Feb 17 2012 by Johnathon Menzies, Stirling Observer Friday
DEMENTIA sufferers and their families are set to benefit from an agreement between the owners of a 16th century castle and a determined local couple.
Stronachlachar resident Jennifer Roberts, a former nurse now specialising in dementia care, and her husband Paul have created two specialist respite facilities in the grounds of Kilbryde Castle, near Dunblane.
Dementia Timeout was launched locally after a successful pilot project to turn a four-bedroom bungalow in Aberdeenshire into a dementia-friendly holiday home in 2009.
Jennifer said: “Our aim is to enable people with dementia to do something most of us take for granted – take a well-earned break or holiday.
“We have been awarded £4000 from Scotland’s Millennium Awards fund to help us turn our vision into reality.
“In the past three years we have met many people with dementia, as well as family carers, who have told us how difficult it is to find suitable accommodation to enjoy a break away from the stresses and strains of daily life.
“We believe the provision of dementia-friendly, self-catering accommodation will go a long way to fulfilling this need.
“The properties will offer people with dementia the freedom to maintain their own structures and familiar routines: to get up when they want, eat when they want and enjoy a stress-free holiday or break with their families and carers.”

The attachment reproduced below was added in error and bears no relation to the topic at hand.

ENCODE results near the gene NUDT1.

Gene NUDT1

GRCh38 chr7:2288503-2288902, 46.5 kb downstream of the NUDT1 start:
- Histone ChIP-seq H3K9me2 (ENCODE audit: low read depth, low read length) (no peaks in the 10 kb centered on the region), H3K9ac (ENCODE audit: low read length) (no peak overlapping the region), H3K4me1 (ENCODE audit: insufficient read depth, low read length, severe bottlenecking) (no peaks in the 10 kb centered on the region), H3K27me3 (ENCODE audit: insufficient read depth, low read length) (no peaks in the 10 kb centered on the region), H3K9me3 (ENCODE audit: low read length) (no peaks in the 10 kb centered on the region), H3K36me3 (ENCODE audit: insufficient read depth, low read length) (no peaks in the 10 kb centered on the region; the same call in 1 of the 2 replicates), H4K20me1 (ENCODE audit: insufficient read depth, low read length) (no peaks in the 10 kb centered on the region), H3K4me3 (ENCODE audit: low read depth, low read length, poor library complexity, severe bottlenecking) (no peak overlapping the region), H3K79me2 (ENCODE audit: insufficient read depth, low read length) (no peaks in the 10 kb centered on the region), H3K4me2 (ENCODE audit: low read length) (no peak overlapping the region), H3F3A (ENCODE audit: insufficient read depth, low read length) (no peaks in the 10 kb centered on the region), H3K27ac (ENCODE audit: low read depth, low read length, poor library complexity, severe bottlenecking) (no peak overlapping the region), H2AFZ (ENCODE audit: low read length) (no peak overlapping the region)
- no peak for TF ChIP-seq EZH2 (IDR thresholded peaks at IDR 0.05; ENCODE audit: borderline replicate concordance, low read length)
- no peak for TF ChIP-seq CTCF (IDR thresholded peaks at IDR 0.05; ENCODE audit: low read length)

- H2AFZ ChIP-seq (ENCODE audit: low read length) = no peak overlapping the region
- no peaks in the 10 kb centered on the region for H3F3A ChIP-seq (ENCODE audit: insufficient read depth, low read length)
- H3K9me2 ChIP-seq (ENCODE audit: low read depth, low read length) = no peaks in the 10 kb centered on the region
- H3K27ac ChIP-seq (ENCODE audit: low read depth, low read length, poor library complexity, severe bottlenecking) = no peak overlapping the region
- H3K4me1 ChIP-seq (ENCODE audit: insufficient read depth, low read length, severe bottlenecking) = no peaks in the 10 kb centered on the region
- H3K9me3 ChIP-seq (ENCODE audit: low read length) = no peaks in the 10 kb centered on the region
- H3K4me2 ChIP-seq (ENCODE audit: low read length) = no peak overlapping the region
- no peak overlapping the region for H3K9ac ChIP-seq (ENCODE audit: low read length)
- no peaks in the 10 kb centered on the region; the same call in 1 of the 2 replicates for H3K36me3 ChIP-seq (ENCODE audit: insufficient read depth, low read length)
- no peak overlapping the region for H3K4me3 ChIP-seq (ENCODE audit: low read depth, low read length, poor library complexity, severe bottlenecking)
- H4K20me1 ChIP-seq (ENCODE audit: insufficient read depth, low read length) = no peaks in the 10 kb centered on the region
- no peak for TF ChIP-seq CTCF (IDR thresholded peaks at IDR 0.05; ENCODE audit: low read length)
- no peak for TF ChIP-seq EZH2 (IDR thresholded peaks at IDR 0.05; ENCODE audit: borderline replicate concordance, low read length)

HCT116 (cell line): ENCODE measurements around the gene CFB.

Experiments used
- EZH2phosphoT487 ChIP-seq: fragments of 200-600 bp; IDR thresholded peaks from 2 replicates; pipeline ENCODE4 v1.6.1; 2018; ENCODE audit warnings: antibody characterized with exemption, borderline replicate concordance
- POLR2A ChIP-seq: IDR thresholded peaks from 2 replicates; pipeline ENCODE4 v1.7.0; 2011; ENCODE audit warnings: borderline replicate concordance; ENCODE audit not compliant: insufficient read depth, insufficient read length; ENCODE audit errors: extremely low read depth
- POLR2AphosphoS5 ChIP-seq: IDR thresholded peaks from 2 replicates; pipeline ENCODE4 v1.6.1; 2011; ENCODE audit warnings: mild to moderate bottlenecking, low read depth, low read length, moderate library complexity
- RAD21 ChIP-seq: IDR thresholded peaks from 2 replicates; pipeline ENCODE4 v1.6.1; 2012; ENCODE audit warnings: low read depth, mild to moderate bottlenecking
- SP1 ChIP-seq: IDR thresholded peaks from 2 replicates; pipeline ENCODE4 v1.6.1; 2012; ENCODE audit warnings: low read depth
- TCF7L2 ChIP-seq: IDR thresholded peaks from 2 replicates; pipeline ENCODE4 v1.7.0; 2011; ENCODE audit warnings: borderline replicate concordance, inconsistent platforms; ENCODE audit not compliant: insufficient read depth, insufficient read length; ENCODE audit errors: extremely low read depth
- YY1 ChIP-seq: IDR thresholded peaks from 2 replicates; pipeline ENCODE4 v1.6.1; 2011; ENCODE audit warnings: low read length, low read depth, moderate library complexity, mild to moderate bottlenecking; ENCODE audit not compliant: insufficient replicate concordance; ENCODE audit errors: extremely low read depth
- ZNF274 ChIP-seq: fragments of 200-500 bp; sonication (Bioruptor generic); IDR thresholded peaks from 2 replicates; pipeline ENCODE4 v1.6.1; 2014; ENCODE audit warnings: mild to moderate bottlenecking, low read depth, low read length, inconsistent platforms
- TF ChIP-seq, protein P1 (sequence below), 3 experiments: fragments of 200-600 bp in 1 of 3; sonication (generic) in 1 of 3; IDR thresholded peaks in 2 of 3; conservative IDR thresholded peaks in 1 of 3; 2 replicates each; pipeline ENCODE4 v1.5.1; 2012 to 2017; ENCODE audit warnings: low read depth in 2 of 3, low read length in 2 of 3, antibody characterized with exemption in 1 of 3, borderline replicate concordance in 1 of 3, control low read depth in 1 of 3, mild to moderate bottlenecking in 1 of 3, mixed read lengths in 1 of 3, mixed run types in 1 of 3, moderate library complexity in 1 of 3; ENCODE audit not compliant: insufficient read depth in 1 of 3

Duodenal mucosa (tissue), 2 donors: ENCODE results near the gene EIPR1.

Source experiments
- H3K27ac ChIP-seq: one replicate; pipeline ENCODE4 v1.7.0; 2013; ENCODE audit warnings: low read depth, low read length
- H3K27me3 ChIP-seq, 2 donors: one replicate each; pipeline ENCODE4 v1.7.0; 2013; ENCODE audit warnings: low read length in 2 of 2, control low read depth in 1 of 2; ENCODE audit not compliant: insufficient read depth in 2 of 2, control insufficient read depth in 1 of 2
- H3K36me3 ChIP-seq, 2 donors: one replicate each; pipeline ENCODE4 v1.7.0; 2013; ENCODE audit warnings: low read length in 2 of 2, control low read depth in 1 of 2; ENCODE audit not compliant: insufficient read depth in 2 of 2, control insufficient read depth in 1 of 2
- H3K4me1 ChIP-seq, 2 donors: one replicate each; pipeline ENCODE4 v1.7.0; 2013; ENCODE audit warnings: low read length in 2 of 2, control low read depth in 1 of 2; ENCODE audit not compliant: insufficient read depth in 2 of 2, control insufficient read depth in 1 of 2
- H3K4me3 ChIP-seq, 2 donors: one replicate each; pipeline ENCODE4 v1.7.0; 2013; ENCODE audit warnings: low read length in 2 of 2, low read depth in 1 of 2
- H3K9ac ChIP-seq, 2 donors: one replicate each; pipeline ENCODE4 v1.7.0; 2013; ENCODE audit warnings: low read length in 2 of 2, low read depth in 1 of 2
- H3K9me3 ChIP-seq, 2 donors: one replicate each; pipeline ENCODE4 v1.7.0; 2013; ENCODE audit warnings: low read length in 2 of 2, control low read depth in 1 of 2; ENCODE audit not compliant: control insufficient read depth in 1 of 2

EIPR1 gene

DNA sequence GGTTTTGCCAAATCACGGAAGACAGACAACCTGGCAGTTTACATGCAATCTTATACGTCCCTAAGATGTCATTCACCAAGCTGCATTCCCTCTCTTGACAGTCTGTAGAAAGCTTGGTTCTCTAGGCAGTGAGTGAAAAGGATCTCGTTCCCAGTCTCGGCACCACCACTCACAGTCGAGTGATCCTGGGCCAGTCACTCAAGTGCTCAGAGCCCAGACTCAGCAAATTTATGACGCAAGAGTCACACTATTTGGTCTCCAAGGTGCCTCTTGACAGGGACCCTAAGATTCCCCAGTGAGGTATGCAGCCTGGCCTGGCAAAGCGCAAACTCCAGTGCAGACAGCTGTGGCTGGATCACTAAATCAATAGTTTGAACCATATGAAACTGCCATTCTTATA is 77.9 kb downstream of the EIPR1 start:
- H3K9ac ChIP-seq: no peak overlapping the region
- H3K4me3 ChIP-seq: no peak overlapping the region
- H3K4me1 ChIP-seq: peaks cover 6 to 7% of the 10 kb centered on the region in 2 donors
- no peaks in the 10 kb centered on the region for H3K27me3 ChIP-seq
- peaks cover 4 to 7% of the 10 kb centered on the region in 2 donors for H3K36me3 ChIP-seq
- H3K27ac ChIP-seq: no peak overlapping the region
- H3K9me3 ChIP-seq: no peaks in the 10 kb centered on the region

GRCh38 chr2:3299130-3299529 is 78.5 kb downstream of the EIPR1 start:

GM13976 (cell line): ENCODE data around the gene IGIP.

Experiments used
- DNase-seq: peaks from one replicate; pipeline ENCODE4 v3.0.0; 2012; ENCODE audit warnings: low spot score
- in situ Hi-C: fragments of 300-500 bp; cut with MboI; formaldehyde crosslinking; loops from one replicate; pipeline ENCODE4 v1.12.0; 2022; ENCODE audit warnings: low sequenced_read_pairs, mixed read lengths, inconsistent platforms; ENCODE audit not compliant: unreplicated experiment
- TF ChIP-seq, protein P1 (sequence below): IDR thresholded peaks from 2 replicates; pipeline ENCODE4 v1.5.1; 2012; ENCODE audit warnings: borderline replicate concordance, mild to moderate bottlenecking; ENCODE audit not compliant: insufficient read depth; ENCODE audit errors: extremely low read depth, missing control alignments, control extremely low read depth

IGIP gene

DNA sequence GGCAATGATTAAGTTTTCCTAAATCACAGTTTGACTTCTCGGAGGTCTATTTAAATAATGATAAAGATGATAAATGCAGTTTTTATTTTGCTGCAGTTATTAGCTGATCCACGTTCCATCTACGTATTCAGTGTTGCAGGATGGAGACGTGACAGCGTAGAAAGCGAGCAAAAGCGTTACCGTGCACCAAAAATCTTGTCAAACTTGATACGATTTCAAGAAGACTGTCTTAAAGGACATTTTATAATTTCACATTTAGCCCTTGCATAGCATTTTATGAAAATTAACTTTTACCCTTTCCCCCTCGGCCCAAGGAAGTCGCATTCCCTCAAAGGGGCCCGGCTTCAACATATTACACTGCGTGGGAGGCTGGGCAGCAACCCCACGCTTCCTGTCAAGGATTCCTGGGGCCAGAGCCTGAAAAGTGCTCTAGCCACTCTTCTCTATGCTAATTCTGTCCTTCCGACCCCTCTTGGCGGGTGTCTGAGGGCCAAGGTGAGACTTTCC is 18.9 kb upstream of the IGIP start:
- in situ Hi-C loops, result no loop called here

The two Kilbryde Castle properties include a cottage and a garden apartment and are able to accommodate between four and six people.
Jennifer continued: “We recognise the growing need for people to see first-hand – and try out – new technology, simple aids and adaptations that are designed to help people with dementia stay safe, maintain their abilities and retain their independence.”
Agnes Houston is Scotland’s dementia champion for the Care Commission and has stayed at the pilot bungalow with her husband, who has dementia.
She praised the design of the project and said: “I think that it would be great to have this bungalow to take the whole family away so that the grandchildren can get to know their grandparents in a relaxed holiday setting and not just a rushed visit.”
Alzheimer Scotland carers stayed at the bungalow alongside a group of people with dementia in 2009.
Anne Naylor, a local involvement officer with the charity, said: “This is really exciting and just the sort of facility that is needed.”
To find out more about Dementia Timeout see its website at www.dementiatimeout.com.